Colin Bell, 61, has joined the South Korean women’s soccer team in an advisory capacity.
The South Korean women’s national team, led by Bell, arrived at Incheon International Airport Terminal 2 at 1 p.m. on May 5 after qualifying for the 2023 FIFA World Cup.
Bell signed a new contract with the Korea Football Association on April 1 to remain as head coach of the women’s national team. At the time, the contract ran until December 2024. At the time, Bell added a clause to her contract that allowed her to also serve as a women’s soccer advisor.
This meant that he would have regular meetings with the coaching staff of the women’s youth and national teams, attend team training sessions, etc. And that’s exactly what Bell is doing.
The day after the World Cup, Bell gave her exit interview, which was part coach, part advisor.
“I’m curious to see how women’s soccer coaches will take this tournament and apply it to their teams. “Personally, watching this Women’s World Cup has made me think a lot about women’s soccer. The modern women’s game is physical, intense, tactically flexible, fast and sprint-oriented. If I were a coach, I would think about utilizing these aspects and implementing them back home with my team, otherwise I would be falling behind the curve of women’s soccer in the world.”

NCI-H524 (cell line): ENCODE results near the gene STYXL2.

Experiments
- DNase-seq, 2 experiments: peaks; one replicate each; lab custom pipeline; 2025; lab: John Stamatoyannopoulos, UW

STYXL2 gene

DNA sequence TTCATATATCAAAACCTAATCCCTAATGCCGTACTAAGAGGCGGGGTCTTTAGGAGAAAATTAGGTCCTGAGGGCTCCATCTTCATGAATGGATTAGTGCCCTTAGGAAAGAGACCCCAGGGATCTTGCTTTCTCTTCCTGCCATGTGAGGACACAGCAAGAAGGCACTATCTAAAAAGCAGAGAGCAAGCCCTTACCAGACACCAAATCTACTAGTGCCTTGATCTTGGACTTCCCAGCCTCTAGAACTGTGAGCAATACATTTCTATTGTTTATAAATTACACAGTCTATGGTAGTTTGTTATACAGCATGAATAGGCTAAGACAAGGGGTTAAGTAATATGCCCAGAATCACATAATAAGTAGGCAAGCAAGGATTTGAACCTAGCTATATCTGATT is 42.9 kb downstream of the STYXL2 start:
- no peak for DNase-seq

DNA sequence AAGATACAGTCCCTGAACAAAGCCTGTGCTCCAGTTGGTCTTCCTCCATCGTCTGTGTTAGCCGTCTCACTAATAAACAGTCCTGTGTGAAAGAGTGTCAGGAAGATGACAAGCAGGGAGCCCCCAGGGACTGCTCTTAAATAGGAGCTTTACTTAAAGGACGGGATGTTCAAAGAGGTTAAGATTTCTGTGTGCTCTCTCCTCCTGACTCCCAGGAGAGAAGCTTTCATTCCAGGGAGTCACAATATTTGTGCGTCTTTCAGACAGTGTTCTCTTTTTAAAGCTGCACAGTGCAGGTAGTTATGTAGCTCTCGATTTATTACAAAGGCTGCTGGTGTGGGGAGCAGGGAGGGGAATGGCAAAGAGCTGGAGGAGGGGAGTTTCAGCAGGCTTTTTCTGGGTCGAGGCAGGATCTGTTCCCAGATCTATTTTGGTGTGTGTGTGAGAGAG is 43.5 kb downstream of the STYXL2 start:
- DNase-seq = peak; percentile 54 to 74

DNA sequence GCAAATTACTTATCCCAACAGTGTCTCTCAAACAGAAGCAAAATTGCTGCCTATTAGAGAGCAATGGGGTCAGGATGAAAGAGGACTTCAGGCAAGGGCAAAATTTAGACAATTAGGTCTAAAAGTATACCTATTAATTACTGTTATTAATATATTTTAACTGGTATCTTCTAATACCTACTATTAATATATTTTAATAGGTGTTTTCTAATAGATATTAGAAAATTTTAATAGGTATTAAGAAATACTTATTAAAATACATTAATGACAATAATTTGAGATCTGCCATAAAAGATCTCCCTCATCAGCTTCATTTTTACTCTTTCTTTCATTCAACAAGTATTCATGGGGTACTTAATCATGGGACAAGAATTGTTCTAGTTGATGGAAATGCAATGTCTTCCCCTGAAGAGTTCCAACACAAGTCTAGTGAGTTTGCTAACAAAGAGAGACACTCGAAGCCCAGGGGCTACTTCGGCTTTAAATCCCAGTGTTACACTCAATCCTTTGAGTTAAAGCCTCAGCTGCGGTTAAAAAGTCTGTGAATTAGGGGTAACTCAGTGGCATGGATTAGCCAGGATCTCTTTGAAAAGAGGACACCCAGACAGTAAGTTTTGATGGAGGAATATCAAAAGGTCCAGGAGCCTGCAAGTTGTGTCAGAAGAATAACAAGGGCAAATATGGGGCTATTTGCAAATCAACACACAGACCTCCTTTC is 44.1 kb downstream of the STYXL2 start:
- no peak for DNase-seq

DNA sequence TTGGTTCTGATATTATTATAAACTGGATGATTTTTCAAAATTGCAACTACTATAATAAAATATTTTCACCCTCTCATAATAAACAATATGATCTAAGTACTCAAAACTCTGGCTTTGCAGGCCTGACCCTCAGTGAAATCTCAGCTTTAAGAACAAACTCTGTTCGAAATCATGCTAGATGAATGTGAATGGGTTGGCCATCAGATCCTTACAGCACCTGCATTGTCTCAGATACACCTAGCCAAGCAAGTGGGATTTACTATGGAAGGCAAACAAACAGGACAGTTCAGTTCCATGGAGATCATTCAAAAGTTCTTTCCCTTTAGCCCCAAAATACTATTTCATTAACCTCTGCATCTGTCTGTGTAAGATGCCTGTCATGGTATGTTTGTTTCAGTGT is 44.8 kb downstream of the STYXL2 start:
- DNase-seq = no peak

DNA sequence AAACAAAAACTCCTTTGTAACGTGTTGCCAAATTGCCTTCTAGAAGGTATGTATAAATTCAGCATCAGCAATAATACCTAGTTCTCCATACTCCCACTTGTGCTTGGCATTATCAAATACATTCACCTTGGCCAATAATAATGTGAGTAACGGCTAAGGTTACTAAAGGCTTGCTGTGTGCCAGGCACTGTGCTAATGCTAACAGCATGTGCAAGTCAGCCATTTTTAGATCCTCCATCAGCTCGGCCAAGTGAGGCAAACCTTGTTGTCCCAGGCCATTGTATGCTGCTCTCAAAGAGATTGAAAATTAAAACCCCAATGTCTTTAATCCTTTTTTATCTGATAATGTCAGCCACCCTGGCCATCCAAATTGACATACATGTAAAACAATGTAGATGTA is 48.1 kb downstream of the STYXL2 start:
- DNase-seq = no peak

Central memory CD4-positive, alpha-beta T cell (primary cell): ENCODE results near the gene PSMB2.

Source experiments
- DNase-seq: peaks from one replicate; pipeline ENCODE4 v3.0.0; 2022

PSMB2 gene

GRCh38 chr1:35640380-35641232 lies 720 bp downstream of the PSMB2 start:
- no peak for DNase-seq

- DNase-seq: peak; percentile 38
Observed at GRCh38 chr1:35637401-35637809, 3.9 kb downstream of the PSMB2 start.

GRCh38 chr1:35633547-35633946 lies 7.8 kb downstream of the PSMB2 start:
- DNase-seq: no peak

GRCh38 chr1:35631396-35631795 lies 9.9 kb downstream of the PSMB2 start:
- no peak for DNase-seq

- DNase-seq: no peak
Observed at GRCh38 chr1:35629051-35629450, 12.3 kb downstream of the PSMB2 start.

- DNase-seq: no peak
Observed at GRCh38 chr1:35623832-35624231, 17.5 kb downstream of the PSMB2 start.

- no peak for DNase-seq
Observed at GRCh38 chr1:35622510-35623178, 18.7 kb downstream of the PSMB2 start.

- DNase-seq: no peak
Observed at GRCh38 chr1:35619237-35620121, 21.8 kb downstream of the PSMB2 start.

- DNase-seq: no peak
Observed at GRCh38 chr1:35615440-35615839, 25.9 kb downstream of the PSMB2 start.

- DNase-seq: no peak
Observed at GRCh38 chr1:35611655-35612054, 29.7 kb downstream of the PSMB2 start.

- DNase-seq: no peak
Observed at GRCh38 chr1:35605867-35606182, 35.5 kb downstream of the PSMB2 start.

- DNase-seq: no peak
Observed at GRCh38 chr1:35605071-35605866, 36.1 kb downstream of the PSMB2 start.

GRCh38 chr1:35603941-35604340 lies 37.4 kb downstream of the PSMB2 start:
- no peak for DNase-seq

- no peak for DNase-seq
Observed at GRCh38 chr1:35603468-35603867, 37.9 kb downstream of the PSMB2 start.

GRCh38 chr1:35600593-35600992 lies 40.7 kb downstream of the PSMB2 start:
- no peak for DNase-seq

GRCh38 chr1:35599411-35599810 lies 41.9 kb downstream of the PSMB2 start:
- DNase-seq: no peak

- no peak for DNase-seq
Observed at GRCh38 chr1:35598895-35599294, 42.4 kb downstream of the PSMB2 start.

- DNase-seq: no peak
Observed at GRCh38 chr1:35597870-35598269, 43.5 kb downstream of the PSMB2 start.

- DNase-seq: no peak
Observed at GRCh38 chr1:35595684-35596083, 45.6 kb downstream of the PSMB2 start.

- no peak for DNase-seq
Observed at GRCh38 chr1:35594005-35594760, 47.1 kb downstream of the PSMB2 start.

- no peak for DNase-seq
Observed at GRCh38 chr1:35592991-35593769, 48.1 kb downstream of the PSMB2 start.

Bell’s record at the helm of the women’s national team is strong, with a World Cup and Asian Cup runner-up finish under her belt. But all good things come to an end, and all bad things come to an end. For the women’s game to thrive in the post-Bell era, if not now, then in the future, it’s important to have the right systems in place.토토사이트
In that sense, Bell’s advice was to the point. We’ve come a long way from being a women’s soccer barrenness to being a World Cup contender. But if we become complacent and don’t analyze, we will be left behind. Bell’s comments should be taken to heart by women’s soccer coaches, administrators, and anyone else involved in the sport.